It’s been a year since Hideo Kojima’s monumental comeback Death Stranding was released. Considering the current state of our pandemic stricken and politically anxious world, Death Stranding’s allegorical tale of human connection in the face of nationwide anxiety resonates especially loud on its one year anniversary. If 2002’s Metal Gear Solid 2 was Kojima warning us of a burgeoning surveillance state and mass disinformation campaigns, Death Stranding is instead Kojima at his most optimistic. By transforming the act of solo gameplay into a communal venture, Death Stranding reminds us that none of us are really alone, no matter how alienated the world may try to make us feel.
After leaving Konami in 2015 due to internal disagreements within the company, Kojima embarked on a new partnership with Sony that would allow him and his old development team a level of financial and artistic freedom seldom seen in the industry. Anticipation for the first game by this newly rekindled Kojima Productions was at a fever pitch by the time Death Stranding was officially unveiled in June of 2016. But until review embargos were lifted, no one really knew what Death Stranding was going to be about. Its trailers were cryptic and gameplay footage was sparse. Even as the game’s final, 8-minute trailer came out just ten days before launch, we were left with more questions than answers. Fans were getting ready to pick up pre-orders for a game they knew next to nothing about. Death Stranding would have to speak for itself.
When we finally got to play it, we learned that Death Stranding casts the player as Sam Bridges, a “repatriate porter” — a kind of semi-immortal delivery man tasked with saving America/the planet. The game’s main enemies are the BTs, homicidal spirits from the afterlife that create nuclear explosions upon killing a human. Along with the BTs, all falling rain water is seemingly cursed, rapidly aging anything it touches, both biological and manmade. Most of humanity has thus been forced indoors by these invisible, life threatening forces in the air — a dynamic that now feel eerily prescient.
Sam has two main tasks in this apocalyptic world. The first is to reactivate the broken “Chiral Network” outposts across the country. The Chiral Network is the game world’s advanced version of the internet, in which digital data can be 3D printed into physical matter such as buildings, vehicles, and weapons. America’s surviving political leaders believe this will be the key to fighting the BTs and bring humanity back from the brink of despair. Sam’s other role is to deliver life-saving supplies to any of the isolated survivors you meet along the way. Communes are few and far between, many of them having lived in radio silence for years since the BTs ruined the Chiral Network. Sam’s supply drops bring medicine, protection, and hope.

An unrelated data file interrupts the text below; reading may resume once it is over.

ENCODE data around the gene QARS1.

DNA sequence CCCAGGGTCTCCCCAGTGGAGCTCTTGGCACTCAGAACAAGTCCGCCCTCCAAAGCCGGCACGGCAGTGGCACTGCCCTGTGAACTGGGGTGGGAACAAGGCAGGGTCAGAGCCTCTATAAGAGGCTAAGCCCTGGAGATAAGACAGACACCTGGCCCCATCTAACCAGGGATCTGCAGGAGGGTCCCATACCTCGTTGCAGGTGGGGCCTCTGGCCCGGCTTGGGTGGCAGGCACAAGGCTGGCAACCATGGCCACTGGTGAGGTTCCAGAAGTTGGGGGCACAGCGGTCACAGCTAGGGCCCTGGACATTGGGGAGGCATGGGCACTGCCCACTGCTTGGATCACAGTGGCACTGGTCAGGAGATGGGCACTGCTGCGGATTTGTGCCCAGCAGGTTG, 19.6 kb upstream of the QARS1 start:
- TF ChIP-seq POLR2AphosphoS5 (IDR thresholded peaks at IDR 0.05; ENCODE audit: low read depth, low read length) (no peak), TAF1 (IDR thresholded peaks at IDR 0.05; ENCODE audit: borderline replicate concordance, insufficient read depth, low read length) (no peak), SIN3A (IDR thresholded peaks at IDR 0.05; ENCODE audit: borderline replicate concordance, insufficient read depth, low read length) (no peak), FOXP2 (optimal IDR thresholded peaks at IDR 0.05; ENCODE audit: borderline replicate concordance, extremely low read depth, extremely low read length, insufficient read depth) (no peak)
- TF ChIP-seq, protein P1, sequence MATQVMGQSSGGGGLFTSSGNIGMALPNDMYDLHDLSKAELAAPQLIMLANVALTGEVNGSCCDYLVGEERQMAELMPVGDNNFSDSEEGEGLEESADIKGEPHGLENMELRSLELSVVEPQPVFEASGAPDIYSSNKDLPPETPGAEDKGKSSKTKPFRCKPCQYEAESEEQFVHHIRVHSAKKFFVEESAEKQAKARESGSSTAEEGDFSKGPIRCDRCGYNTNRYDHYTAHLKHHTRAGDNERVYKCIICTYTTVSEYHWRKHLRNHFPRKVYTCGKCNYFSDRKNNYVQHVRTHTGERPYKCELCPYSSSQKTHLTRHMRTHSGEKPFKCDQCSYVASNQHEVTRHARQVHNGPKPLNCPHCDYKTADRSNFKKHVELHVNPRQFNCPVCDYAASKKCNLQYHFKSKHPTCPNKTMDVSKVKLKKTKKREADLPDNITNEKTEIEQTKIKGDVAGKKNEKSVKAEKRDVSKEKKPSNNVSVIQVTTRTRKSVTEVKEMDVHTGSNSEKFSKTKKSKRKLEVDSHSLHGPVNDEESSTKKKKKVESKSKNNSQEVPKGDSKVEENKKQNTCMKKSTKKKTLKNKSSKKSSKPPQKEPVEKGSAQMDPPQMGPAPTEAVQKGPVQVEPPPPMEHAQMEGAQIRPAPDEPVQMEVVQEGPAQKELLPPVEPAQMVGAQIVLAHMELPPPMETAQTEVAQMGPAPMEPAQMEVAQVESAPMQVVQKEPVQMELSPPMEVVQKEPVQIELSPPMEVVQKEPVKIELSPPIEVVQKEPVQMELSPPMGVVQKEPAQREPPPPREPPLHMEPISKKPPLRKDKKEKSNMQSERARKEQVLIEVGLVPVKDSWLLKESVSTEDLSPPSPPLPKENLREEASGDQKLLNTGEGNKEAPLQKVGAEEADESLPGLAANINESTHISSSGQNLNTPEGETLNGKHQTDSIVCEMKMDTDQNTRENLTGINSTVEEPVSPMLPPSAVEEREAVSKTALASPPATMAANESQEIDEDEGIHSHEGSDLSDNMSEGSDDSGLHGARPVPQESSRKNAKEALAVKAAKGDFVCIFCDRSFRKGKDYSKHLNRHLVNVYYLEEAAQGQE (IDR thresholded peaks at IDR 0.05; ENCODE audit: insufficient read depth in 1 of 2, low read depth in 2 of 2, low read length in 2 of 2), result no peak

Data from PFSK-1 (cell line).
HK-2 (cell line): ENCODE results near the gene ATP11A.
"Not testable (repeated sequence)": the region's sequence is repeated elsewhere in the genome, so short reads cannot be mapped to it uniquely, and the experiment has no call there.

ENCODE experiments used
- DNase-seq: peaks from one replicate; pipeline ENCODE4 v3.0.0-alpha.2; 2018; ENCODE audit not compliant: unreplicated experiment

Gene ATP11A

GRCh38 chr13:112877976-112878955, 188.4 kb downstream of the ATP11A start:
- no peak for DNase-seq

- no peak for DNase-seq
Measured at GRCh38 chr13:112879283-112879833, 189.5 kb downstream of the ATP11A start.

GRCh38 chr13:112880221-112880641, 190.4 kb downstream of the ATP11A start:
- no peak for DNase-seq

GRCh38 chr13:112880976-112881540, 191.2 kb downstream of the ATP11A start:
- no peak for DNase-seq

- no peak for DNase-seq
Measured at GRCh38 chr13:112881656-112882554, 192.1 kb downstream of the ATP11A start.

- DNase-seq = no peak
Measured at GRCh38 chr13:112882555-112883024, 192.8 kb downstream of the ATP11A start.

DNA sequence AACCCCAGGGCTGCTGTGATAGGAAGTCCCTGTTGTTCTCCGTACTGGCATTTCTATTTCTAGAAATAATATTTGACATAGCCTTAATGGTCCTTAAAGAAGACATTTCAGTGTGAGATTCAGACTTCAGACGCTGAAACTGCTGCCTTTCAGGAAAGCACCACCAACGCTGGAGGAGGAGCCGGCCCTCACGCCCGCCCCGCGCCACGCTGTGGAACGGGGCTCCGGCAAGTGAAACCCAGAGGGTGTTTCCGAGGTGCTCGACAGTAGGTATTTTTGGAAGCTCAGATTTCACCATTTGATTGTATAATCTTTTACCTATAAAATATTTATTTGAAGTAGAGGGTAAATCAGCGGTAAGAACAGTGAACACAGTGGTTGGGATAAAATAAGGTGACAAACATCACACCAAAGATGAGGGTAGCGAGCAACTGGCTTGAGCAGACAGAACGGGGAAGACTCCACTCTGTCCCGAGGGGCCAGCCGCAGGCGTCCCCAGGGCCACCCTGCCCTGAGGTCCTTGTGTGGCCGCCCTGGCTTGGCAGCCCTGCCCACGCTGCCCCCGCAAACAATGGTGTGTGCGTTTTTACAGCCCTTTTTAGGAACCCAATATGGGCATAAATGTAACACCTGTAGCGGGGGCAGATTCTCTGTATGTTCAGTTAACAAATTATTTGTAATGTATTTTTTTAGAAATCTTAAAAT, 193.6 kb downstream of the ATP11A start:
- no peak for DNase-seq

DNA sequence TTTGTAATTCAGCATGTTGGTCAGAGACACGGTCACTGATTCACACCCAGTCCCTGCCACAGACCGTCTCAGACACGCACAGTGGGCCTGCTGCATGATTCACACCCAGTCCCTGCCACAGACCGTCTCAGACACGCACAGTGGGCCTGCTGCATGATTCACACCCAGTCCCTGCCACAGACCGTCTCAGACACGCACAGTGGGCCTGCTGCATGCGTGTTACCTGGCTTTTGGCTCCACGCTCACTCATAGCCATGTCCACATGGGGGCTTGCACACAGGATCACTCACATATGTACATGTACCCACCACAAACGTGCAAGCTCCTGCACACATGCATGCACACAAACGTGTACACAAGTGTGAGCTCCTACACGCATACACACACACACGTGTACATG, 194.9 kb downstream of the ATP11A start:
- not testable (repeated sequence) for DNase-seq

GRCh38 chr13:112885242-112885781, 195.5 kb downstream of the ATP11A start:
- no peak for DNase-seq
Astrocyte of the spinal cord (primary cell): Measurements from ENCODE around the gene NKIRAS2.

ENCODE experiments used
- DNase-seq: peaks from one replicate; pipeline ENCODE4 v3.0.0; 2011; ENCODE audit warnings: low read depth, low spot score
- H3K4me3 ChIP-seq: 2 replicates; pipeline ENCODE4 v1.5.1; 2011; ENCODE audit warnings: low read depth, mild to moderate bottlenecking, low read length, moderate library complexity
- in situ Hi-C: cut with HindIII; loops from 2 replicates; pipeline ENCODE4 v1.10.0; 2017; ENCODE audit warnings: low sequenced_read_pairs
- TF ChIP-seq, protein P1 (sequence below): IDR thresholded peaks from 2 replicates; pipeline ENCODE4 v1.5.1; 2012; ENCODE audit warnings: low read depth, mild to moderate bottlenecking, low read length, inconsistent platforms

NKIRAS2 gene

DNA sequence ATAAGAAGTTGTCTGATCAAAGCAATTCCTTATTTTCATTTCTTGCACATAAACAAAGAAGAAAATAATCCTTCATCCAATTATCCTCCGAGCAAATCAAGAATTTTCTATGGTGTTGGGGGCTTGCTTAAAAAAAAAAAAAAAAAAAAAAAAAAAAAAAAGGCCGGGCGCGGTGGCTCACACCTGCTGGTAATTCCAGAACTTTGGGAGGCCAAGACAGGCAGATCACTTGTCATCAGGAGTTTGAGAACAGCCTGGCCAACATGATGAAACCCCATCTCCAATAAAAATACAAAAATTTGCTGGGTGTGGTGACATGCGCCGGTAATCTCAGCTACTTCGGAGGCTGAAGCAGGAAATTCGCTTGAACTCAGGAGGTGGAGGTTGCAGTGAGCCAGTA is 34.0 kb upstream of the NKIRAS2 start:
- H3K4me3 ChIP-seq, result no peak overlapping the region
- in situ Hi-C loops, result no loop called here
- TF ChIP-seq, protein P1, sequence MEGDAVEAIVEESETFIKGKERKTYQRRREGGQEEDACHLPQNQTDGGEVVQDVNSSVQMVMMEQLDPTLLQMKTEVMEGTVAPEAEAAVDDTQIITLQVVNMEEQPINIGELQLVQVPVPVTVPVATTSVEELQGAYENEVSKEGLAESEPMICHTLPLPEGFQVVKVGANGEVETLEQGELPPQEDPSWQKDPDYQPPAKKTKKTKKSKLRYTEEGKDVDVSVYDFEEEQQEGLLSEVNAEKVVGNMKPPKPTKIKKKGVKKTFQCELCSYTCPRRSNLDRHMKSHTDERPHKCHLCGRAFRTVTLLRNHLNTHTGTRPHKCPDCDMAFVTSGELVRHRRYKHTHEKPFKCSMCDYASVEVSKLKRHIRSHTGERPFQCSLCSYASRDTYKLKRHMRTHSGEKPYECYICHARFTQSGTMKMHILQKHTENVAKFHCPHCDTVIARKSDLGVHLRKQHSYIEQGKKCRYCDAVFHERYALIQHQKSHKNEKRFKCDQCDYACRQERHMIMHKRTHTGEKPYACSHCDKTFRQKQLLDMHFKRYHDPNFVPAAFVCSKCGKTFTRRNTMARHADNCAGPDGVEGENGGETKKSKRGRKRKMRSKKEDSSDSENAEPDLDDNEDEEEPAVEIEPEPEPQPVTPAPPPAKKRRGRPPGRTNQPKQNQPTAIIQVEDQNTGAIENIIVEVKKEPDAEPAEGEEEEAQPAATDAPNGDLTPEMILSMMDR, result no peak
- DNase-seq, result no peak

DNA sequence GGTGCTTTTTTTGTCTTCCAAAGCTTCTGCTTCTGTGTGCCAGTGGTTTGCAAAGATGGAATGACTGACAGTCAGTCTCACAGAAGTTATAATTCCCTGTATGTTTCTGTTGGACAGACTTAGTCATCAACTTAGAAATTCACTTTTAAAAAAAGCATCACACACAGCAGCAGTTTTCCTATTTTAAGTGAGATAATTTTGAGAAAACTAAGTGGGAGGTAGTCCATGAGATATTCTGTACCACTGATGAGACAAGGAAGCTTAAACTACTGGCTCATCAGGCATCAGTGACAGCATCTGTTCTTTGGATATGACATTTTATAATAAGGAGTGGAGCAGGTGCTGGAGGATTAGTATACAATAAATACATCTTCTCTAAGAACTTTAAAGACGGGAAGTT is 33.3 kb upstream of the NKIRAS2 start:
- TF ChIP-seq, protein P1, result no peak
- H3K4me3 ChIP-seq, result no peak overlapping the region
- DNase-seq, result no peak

The game thus revolves around getting Sam from Point A to B and back again with little to defend yourself from the enemies and elements blocking your path. As the game progresses you slowly grow your arsenal of weapons and traversal equipment, helping you reach areas that were previously inaccessible. In Kojima’s hands, the fetch quest is thus transformed from unimportant side mission to the primary gameplay loop, rewarding you with narrative developments and new gear along the way.
Strands and Things of That Nature
Death Stranding is the first game in Kojima’s self-proclaimed “Strand Genre.” But the only reference to the Strand Genre in the game itself is on the back of the physical edition’s case, which reads: “FORMING CONNECTIONS WITHIN THE WORLD AND BEYOND, [DEATH STRANDING’S] “SOCIAL STRAND SYSTEM” USHERS IN THE NEW “STRAND GAME” GENRE!” As I understand it, a “Strand Game” is any game defined by a prominent, asynchronous, online multiplayer component that holds a significant thematic and/or technical role in the game. Some games that could be said to have Social Strand Systems are Persona 5 with its Thieves Guild system, FromSoftware’s Souls series and its Message System, and Nier: Automata with regards to its final act. In all of these games, players share statistics, items, or simply messages (both positive and negative) to other players on the server without ever seeing these people in-game.